Stabijhoun, probably from
the "sta-mij-bij" (stand by me). The correct old friesian genomic name
was Stabijhûn - but "distorted" by the Dutch Kennel Club to Stabijhoun
after the EnglishHound. Like Kleiner Münsterländern in Germany was
Stabijhound in Holland - the "poor" man's dog. The breed was called farm
dog, if the owner was a farmer and hunting dog if the owner had the
proffesion as a hunter.
When the breed from 1800 began to be
described in the literature, it stemmed probably from the spaniel, which
came to the country during the Spanish occupation. For example: written
breed even in Italiens FCI list as Spaniel Olandese. Since long ago
described color and coat as two-colored: either black and white or brown
and white (although orange is allowed ist.f. brown). A typical mixture
of races was Stabij with Wetterhoun or Friesisk Curly-coated.
1942 90% of the total population was said, not entirely "pure bred".
Thanks to some hardworking enthusiasts (Mr. Toepels, Mr. Jan Bos and
Bertus de Graaf) were the two breeds devided inte Wetter and Stabij .. A
list of breeding criteria were made the same year, which was approved by
the Dutch Kennel Club 1945. A breeding program was completed in 1947 and
the club NVSW started. 20 Stabijhoun registered - compared with the
current figure, which is about 3500 in Holland.
Two males can be said to be the basis for the Stabijer we have today:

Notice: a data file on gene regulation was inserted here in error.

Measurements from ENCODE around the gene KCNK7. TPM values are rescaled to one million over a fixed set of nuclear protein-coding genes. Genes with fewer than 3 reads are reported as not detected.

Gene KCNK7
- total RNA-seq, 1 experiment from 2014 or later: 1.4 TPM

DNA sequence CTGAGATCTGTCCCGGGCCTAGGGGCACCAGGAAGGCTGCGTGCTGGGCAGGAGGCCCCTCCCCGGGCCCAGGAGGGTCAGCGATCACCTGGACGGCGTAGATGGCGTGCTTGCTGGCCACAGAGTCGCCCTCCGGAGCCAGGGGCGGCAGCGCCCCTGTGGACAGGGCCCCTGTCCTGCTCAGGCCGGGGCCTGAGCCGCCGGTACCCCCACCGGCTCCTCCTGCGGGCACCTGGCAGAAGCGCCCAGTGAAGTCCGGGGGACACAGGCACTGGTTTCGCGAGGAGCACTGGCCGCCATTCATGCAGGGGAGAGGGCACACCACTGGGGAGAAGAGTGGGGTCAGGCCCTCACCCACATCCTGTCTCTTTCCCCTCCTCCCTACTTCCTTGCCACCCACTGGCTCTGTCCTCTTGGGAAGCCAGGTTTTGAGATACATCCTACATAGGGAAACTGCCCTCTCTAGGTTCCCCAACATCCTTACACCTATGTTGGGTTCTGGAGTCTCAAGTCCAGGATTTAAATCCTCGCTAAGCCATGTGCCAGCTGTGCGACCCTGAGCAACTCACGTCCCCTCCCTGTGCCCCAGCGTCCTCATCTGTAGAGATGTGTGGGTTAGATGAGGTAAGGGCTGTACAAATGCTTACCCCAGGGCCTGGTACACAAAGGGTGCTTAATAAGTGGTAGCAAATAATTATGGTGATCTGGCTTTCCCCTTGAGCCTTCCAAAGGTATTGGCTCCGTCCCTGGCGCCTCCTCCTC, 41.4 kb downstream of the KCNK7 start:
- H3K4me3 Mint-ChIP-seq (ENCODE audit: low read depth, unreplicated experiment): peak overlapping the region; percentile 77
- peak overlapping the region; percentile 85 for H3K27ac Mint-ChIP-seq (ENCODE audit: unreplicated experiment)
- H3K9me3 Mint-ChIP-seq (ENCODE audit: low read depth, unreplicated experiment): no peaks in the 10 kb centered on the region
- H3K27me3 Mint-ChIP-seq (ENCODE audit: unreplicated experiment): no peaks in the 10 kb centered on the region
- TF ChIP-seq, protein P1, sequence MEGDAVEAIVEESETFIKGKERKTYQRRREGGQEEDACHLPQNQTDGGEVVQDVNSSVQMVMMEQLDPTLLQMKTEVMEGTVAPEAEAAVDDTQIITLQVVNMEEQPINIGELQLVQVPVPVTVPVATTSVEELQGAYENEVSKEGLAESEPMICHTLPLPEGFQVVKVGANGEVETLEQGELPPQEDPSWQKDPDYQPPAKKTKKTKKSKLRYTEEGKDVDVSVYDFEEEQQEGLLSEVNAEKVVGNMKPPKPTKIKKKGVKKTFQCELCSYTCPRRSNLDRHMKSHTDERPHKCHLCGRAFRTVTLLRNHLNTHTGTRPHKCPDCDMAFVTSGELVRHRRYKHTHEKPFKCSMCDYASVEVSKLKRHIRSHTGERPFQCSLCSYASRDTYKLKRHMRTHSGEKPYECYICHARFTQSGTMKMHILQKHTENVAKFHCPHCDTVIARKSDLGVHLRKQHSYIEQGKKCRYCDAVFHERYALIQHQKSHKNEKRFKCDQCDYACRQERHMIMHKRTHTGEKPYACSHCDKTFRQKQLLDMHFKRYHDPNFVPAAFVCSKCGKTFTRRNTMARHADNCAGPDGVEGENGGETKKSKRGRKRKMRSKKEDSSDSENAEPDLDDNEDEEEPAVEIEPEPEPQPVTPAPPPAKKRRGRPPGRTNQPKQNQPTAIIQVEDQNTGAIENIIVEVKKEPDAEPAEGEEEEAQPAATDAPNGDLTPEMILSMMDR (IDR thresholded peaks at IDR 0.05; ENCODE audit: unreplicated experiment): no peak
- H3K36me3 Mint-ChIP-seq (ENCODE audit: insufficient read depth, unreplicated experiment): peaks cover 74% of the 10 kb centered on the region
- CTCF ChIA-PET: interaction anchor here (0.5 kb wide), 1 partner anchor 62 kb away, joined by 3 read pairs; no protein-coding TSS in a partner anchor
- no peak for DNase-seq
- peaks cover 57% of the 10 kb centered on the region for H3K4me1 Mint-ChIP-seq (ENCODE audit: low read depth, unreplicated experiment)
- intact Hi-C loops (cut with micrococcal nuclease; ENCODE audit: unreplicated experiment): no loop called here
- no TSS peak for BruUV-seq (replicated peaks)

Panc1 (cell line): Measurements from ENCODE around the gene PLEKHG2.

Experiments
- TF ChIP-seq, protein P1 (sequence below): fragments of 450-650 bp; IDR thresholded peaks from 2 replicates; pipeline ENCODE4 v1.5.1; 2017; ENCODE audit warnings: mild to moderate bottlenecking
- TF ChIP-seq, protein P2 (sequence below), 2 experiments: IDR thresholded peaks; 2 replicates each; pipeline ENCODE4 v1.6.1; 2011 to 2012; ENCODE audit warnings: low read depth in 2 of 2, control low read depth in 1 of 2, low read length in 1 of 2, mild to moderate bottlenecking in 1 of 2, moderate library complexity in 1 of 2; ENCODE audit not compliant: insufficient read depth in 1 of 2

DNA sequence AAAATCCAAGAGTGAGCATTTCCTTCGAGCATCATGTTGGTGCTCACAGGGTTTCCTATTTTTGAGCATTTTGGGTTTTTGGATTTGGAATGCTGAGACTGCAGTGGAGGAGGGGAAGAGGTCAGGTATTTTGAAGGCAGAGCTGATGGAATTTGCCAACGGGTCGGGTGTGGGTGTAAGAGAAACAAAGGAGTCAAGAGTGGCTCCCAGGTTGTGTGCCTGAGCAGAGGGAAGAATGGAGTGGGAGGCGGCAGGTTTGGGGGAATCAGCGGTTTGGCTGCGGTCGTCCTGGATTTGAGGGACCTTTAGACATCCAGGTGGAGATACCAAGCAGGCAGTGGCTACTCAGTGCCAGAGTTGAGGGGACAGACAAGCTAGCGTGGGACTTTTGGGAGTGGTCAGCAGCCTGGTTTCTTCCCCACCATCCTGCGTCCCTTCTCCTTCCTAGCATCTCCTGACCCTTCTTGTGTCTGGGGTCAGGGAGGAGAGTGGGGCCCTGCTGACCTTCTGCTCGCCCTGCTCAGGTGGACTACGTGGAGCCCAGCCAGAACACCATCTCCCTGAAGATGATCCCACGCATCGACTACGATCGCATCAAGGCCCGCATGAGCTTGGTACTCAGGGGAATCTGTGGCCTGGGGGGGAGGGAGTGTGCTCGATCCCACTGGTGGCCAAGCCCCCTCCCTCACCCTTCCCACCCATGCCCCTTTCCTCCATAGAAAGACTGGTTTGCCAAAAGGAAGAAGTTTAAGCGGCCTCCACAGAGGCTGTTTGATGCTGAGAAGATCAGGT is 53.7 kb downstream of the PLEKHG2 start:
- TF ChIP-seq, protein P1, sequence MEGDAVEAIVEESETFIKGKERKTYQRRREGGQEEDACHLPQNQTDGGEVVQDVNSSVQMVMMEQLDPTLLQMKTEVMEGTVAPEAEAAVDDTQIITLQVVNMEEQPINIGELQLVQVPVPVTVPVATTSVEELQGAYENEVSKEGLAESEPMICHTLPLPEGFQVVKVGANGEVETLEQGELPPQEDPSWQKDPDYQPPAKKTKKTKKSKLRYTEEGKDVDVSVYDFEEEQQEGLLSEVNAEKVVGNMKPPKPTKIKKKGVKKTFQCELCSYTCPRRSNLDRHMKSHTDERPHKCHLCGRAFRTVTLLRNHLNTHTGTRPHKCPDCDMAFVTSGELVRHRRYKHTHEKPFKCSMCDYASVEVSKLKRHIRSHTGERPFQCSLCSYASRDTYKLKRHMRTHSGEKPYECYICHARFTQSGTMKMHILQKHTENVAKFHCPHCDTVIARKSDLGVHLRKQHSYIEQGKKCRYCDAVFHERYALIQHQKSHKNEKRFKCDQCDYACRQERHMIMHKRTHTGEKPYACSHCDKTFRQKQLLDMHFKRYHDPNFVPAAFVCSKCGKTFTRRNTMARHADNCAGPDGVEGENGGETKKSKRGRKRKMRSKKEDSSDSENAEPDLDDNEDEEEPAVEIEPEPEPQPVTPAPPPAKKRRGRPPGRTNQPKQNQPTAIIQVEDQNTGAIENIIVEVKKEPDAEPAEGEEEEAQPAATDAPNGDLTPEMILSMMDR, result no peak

Pieter NHSB 228 968 -53 black and white. Four litters
with a total of 25 puppies. Johnny NHSB 227 619 -54 black and
white. Eleven litters of 57 puppies
Hounehiem succeeded with his G-litter to play a major role in its
further breeding. Breeding Management was above mentioned Pieters
daughter Elskeh fen't Hounehiem, who along with Johnny had a litter of
nine puppies. Three of the males in the litter got about 60 children and
three of the females accounted for five litters.
thinksa lot of the genetic breeding base, which was not normal just
30-40 years ago. The word "matador breeding" was something you did not
realize the extent of. For example a male was born in 1971, Kast Fen't
Hounehiem received 58 litters with an amount of 390 pups in total.
Correspondence was then in most countries with "small" races. Within
Kleiner Münsterländer was such a widely used male with approximately 340
puppies as well as his brother who got over 100 puppies in Sweden.
Hand in hand with the matador breeding eventually problems with
inbreeding occured. For Stabijens part started hip problems, epilepsy.
Problems also appeared in that some were "extremely scared" /afraid of
things they weren’t used to. Inbreeding was often over 25%. In the year
1978 was therefore a strict breeding program (now more FAC), which then
as a first step, reduced the inbreeding ceiling to 12%.
will be much lower!
According to my views it’s important to know
as much as possible about the breed, before one starts to think about
breeding. Trying to know as far as possible about genetic inheritance in
diseases is obvious. Colours are inherited in an easier way and can not
be influenced by the environment. Externally there is a breed standard
as the basis, although some things may be a matter of what the breeder
himself wants to "type". Homogeneity in a litter is a trademark, in
order to at least endeavored to find so homogen parents as possible -
specially in pure out-breeding.
Inventory of dogs that are used
into breeding, like in the home country the Netherlands, should not be a
utopia for Sweden - especially considering that we are in the beginning
of a new race for us! Having a breeding conference is a great start, and
later hopefully develop into a "breedingday" where all the litters are
invited. In Holland they arrange this twice a year, where the dogs in
the litter - not individual dog, is reviewed by a judge. Something to
strive for - even with us!
Back to the top